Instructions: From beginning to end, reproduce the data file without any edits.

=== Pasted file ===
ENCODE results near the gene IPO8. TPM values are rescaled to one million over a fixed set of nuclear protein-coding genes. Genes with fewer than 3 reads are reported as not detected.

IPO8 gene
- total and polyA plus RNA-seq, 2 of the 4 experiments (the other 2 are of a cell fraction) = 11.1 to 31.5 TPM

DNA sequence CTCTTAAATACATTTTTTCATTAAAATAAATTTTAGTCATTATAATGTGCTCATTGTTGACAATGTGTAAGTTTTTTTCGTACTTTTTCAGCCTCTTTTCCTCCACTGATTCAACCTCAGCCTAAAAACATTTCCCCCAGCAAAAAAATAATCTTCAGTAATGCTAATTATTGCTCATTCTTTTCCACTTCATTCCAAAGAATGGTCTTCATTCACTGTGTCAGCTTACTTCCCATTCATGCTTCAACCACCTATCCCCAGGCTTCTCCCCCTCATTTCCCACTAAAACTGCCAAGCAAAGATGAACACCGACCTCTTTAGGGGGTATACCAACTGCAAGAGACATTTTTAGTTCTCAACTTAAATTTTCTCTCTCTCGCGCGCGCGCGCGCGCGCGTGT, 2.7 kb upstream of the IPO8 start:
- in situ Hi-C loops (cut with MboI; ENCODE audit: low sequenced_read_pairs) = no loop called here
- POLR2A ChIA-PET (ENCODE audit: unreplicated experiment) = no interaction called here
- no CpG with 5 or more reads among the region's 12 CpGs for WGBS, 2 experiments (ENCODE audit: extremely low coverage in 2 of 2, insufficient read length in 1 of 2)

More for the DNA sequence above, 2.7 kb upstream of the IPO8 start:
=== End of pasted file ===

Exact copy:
ENCODE results near the gene IPO8. TPM values are rescaled to one million over a fixed set of nuclear protein-coding genes. Genes with fewer than 3 reads are reported as not detected.

IPO8 gene
- total and polyA plus RNA-seq, 2 of the 4 experiments (the other 2 are of a cell fraction) = 11.1 to 31.5 TPM

DNA sequence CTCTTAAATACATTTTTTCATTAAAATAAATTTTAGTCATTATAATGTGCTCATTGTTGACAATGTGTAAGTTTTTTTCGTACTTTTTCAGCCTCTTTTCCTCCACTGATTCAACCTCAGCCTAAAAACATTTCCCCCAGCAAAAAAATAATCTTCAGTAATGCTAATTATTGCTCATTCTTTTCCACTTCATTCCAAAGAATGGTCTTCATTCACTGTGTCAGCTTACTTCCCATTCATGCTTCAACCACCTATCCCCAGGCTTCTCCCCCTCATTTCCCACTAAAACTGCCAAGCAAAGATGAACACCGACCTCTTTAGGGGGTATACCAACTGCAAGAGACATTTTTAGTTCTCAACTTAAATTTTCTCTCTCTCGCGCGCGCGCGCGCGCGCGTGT, 2.7 kb upstream of the IPO8 start:
- in situ Hi-C loops (cut with MboI; ENCODE audit: low sequenced_read_pairs) = no loop called here
- POLR2A ChIA-PET (ENCODE audit: unreplicated experiment) = no interaction called here
- no CpG with 5 or more reads among the region's 12 CpGs for WGBS, 2 experiments (ENCODE audit: extremely low coverage in 2 of 2, insufficient read length in 1 of 2)

More for the DNA sequence above, 2.7 kb upstream of the IPO8 start: